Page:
Mozart from Berlin: Akademie für Alte Musik in the Paris and Haffner Symphonies

A fine disc, full of life and spirit

Mozart from Berlin: Akademie für Alte Musik in the Paris and Haffner Symphonies

Here is a selection of work that celebrate Mozart's departure from Salzburg towards more cosmopolitan climes. The Akademie für Alte Musik is a world-renowned ensemble; a concert at the Wigmore Hall in 2017 with the astonishing contralto Sonia Prina was certainly unforgettable (review); there, as here, they were directed by violinist Bernhard Forck.

First, the so-called “Hafffner Symphony,” its grandiosity feeding off the performers here, their sense of joy, their exactitude of execution:

.. and yet the second movement, taken at a proper (moving along) Andante, exudes grace everywhere. The sense of Mozart style is perfect:

A Menuetto with the most exquisite Trio cedes to a Presto bursting with white-hot energy. This is a performance dreams are made of, the violins’ articulation beyond criticism. Contrasts abound, always delightful:

The Overture to Die Entführung aus dem Serail in a Harmoniemusik version - outdoors music for wind ensemble - is an utter delight:

I have added a link to the orchestra's recording of the comlete opera (under René Jacobs) below. It is the perfect piece to segue into the Oboe Concerto in C-Major, K271k/K314 of 1777. One of the lesser known of Mozart's concertos, it is nevertheless delightful, performed here by the Akademie für Alte Musik's principal oboist, Xenia Löffler, who plays with beautiful tone throughout her range. This really is the most appealing performance:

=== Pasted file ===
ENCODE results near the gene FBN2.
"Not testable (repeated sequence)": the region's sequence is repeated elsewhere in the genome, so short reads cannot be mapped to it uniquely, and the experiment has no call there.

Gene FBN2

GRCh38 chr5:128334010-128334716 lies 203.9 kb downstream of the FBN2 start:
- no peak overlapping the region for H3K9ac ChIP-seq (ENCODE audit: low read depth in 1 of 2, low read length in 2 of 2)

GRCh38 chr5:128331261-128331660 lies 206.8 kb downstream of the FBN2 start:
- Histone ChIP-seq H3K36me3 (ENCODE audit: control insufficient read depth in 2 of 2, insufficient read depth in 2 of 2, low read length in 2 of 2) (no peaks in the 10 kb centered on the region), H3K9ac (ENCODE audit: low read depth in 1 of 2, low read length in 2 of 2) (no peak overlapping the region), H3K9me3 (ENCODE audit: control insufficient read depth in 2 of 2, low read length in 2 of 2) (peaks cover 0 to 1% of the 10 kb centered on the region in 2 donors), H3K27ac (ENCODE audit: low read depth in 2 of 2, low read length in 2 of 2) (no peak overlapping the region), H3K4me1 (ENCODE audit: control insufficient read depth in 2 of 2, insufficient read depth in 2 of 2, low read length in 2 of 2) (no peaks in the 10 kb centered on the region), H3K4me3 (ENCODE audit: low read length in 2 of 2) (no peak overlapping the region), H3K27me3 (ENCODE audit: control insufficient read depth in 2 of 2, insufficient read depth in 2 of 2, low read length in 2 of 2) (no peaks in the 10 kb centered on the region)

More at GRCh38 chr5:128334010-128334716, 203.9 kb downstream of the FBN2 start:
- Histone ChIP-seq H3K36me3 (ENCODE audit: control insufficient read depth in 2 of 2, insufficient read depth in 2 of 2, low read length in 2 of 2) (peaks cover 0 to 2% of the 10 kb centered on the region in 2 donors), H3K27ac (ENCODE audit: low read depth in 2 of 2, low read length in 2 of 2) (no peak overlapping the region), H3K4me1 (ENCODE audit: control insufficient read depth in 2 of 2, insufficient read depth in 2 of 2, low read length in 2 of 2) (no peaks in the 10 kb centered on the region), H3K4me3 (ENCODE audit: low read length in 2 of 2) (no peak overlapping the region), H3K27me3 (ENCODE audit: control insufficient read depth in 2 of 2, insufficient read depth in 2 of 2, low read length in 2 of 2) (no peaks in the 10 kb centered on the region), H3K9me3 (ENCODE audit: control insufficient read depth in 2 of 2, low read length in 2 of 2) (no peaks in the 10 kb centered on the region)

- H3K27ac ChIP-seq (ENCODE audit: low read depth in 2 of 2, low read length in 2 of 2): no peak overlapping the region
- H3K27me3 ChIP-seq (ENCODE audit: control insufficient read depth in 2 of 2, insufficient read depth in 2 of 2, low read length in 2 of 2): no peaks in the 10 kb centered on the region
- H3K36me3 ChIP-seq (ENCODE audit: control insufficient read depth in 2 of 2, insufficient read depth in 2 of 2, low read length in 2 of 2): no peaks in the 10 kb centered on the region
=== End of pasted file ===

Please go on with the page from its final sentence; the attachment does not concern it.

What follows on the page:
The Andante ma non troppo has moments of great delicacy; but it is the outdoorsy freshness of the Rondo, an Allegretto whose jauntiness reminded be of teh E flat Concert Rondo for horn and orchestra, that is so appealing (asking of horns, the orchestral ones here do make the most of their 'hunting call' moments!). There is also the most remarkable cadenza from Löffler:

Mozart's so-called “Paris” Symphony feeds off performances such as this one: the sense of extravagance from teh very beginning is palpable with that upward rush of the strings:

It is fascinating that we have both versions of the Andante here, the better-known revision included as part of the symphonic experience. Here it is:

... and here's the original, which apparently was “too long” and contained “too much modulation” for the commissioner, Joseph Legros (who produced a Parisian concert series):

The finale is a riot of rhythmic tomfoolery on Mozart's part, and how the Berliners revel in it!.

The recording is typical of Pentatone's top-flight standards. A fine disc, then, full of life and spirit. Recommended.